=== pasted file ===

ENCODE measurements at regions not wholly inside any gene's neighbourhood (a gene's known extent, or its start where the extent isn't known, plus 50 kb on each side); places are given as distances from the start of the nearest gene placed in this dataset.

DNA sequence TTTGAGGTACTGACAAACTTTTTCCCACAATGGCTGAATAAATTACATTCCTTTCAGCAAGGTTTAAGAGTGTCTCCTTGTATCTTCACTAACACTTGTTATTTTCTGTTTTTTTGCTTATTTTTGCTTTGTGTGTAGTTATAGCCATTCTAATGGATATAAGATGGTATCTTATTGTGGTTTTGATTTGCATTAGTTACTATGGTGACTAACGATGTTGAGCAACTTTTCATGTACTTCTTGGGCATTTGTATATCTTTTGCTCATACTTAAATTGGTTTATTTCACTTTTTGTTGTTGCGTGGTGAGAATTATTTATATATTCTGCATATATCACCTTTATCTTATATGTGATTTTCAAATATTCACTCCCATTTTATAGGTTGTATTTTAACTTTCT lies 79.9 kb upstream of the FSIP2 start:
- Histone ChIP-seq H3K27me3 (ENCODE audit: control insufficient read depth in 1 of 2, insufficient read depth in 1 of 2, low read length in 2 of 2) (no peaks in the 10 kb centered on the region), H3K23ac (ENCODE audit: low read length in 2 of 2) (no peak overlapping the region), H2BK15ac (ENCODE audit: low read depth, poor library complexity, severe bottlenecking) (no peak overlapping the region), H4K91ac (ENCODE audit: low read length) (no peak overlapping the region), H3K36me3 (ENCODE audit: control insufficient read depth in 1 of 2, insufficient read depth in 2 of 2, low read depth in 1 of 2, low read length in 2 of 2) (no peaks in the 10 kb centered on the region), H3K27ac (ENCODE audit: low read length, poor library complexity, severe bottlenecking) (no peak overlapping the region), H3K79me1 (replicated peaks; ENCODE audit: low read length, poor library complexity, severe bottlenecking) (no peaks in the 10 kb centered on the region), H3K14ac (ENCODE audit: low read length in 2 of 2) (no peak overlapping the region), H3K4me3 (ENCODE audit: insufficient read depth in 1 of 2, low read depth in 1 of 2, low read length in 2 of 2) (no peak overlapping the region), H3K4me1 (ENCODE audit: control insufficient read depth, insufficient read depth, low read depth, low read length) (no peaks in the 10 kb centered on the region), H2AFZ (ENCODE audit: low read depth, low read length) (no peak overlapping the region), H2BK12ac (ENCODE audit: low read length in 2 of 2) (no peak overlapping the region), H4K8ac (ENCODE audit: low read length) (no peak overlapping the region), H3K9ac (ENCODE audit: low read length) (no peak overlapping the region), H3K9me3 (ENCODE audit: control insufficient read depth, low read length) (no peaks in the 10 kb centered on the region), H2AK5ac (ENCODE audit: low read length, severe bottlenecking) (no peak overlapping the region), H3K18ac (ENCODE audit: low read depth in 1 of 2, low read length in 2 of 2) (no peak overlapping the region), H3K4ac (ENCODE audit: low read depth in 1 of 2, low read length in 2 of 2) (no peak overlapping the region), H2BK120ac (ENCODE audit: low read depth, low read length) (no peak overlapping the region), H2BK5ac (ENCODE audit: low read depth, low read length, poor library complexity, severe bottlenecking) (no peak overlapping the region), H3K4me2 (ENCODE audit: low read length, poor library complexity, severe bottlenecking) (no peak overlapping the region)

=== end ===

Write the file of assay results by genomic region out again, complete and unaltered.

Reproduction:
ENCODE measurements at regions not wholly inside any gene's neighbourhood (a gene's known extent, or its start where the extent isn't known, plus 50 kb on each side); places are given as distances from the start of the nearest gene placed in this dataset.

DNA sequence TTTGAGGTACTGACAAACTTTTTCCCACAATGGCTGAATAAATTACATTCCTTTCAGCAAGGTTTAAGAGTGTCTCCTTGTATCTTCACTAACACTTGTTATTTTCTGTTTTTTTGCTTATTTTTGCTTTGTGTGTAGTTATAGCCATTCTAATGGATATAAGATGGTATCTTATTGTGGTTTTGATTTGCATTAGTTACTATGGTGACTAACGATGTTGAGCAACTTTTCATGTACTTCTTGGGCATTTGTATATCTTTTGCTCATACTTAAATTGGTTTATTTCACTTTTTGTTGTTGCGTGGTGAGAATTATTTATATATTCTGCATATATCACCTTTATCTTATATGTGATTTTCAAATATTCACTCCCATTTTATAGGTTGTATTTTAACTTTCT lies 79.9 kb upstream of the FSIP2 start:
- Histone ChIP-seq H3K27me3 (ENCODE audit: control insufficient read depth in 1 of 2, insufficient read depth in 1 of 2, low read length in 2 of 2) (no peaks in the 10 kb centered on the region), H3K23ac (ENCODE audit: low read length in 2 of 2) (no peak overlapping the region), H2BK15ac (ENCODE audit: low read depth, poor library complexity, severe bottlenecking) (no peak overlapping the region), H4K91ac (ENCODE audit: low read length) (no peak overlapping the region), H3K36me3 (ENCODE audit: control insufficient read depth in 1 of 2, insufficient read depth in 2 of 2, low read depth in 1 of 2, low read length in 2 of 2) (no peaks in the 10 kb centered on the region), H3K27ac (ENCODE audit: low read length, poor library complexity, severe bottlenecking) (no peak overlapping the region), H3K79me1 (replicated peaks; ENCODE audit: low read length, poor library complexity, severe bottlenecking) (no peaks in the 10 kb centered on the region), H3K14ac (ENCODE audit: low read length in 2 of 2) (no peak overlapping the region), H3K4me3 (ENCODE audit: insufficient read depth in 1 of 2, low read depth in 1 of 2, low read length in 2 of 2) (no peak overlapping the region), H3K4me1 (ENCODE audit: control insufficient read depth, insufficient read depth, low read depth, low read length) (no peaks in the 10 kb centered on the region), H2AFZ (ENCODE audit: low read depth, low read length) (no peak overlapping the region), H2BK12ac (ENCODE audit: low read length in 2 of 2) (no peak overlapping the region), H4K8ac (ENCODE audit: low read length) (no peak overlapping the region), H3K9ac (ENCODE audit: low read length) (no peak overlapping the region), H3K9me3 (ENCODE audit: control insufficient read depth, low read length) (no peaks in the 10 kb centered on the region), H2AK5ac (ENCODE audit: low read length, severe bottlenecking) (no peak overlapping the region), H3K18ac (ENCODE audit: low read depth in 1 of 2, low read length in 2 of 2) (no peak overlapping the region), H3K4ac (ENCODE audit: low read depth in 1 of 2, low read length in 2 of 2) (no peak overlapping the region), H2BK120ac (ENCODE audit: low read depth, low read length) (no peak overlapping the region), H2BK5ac (ENCODE audit: low read depth, low read length, poor library complexity, severe bottlenecking) (no peak overlapping the region), H3K4me2 (ENCODE audit: low read length, poor library complexity, severe bottlenecking) (no peak overlapping the region)